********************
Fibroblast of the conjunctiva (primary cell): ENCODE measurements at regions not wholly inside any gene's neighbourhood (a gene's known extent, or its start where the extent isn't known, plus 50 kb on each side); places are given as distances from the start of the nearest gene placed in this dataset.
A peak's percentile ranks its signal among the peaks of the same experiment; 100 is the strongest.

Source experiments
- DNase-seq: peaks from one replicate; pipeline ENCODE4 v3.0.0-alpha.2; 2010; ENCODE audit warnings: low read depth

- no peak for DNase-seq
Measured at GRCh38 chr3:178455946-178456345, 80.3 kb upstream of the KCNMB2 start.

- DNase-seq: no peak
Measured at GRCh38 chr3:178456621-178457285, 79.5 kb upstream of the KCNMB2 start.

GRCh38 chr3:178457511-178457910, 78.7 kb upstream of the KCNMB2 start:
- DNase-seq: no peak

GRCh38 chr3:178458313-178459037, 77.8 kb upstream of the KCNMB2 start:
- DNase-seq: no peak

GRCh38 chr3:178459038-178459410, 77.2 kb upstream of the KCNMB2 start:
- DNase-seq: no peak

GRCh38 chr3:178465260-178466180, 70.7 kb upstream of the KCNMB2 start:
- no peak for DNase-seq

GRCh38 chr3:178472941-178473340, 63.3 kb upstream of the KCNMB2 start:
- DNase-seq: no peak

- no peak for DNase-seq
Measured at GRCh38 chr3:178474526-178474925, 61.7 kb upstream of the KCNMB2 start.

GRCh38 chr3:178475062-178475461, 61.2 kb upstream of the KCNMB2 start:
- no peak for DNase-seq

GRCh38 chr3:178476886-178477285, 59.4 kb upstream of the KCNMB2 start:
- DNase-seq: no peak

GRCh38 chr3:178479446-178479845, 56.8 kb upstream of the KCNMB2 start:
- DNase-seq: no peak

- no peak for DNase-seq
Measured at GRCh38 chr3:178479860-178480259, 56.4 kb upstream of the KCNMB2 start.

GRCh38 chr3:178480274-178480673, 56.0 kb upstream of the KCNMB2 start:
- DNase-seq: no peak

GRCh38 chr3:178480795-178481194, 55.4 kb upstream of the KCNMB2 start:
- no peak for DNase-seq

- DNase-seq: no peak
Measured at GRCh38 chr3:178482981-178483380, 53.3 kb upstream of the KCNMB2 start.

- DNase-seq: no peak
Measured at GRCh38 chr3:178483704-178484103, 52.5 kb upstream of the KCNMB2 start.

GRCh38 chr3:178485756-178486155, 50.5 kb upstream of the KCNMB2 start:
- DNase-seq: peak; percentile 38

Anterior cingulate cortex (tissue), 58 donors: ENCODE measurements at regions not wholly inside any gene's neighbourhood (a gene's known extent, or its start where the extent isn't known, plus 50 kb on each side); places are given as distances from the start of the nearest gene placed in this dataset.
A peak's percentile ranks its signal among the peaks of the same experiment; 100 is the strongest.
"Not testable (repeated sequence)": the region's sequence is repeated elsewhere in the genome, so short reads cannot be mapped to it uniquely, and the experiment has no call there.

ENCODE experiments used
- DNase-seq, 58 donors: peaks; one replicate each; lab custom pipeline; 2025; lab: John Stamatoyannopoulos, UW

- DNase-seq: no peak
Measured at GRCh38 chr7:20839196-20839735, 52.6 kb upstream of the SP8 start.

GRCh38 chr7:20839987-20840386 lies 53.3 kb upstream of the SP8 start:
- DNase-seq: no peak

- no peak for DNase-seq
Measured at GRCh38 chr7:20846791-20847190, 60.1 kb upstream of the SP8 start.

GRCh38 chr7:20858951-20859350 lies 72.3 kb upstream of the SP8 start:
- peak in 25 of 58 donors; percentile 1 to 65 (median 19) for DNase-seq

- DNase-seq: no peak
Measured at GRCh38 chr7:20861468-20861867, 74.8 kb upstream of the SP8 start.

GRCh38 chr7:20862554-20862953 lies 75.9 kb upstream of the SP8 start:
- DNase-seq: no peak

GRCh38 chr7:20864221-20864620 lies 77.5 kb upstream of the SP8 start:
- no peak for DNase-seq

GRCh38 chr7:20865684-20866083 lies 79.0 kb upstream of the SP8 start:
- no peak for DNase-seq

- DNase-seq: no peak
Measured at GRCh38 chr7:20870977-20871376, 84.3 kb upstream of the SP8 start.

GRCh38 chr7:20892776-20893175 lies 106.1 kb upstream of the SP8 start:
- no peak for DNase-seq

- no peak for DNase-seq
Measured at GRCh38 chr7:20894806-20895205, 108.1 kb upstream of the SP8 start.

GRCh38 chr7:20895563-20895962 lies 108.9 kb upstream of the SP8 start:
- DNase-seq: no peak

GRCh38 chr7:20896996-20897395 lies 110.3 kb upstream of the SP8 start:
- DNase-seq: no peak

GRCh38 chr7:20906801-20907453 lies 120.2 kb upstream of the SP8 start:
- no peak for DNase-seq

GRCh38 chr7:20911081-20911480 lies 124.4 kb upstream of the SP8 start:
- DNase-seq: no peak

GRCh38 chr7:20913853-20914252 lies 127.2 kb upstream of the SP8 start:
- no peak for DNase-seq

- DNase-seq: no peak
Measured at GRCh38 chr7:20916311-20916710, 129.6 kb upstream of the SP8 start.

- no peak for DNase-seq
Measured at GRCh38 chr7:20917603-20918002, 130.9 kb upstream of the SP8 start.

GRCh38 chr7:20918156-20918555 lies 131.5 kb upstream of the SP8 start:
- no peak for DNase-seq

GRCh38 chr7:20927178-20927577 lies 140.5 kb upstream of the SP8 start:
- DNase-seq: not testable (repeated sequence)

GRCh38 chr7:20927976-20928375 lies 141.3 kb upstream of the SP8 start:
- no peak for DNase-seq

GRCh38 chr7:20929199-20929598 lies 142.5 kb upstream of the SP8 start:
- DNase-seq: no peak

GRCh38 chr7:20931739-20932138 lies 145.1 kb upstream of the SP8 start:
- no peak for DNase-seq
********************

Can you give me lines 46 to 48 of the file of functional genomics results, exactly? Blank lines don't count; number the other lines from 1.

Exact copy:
GRCh38 chr7:20839987-20840386 lies 53.3 kb upstream of the SP8 start:
- DNase-seq: no peak

- no peak for DNase-seq